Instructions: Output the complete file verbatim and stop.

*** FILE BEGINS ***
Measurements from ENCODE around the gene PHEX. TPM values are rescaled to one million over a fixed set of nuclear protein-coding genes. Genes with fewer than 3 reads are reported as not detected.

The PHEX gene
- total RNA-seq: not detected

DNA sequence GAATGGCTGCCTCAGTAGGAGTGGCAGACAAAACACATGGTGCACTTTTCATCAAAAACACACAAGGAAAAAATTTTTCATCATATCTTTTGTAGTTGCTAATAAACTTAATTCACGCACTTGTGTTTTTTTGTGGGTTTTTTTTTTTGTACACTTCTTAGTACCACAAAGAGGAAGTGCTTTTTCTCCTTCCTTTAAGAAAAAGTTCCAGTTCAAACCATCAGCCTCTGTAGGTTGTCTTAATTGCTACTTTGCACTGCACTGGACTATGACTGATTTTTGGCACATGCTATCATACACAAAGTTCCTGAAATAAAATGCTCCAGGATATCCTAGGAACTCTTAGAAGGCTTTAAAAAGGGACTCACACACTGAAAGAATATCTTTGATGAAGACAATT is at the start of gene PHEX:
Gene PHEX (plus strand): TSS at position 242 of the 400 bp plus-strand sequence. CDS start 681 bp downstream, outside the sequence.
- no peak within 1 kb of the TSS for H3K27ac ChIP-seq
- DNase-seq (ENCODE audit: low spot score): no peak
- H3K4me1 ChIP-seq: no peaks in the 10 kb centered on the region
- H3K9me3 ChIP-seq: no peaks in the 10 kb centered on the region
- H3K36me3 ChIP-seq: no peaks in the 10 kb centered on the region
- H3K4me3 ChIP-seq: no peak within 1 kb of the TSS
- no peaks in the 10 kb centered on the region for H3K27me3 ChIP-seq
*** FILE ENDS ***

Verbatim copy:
Measurements from ENCODE around the gene PHEX. TPM values are rescaled to one million over a fixed set of nuclear protein-coding genes. Genes with fewer than 3 reads are reported as not detected.

The PHEX gene
- total RNA-seq: not detected

DNA sequence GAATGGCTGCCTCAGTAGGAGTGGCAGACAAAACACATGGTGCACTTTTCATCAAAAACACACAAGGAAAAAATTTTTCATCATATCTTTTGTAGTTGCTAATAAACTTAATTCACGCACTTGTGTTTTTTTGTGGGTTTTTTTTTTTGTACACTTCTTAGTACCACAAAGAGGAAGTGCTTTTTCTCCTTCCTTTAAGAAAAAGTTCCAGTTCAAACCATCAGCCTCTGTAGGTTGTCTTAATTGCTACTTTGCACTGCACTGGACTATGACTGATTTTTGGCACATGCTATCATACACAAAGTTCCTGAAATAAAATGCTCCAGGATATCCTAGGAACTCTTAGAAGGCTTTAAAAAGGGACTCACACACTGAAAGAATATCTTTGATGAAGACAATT is at the start of gene PHEX:
Gene PHEX (plus strand): TSS at position 242 of the 400 bp plus-strand sequence. CDS start 681 bp downstream, outside the sequence.
- no peak within 1 kb of the TSS for H3K27ac ChIP-seq
- DNase-seq (ENCODE audit: low spot score): no peak
- H3K4me1 ChIP-seq: no peaks in the 10 kb centered on the region
- H3K9me3 ChIP-seq: no peaks in the 10 kb centered on the region
- H3K36me3 ChIP-seq: no peaks in the 10 kb centered on the region
- H3K4me3 ChIP-seq: no peak within 1 kb of the TSS
- no peaks in the 10 kb centered on the region for H3K27me3 ChIP-seq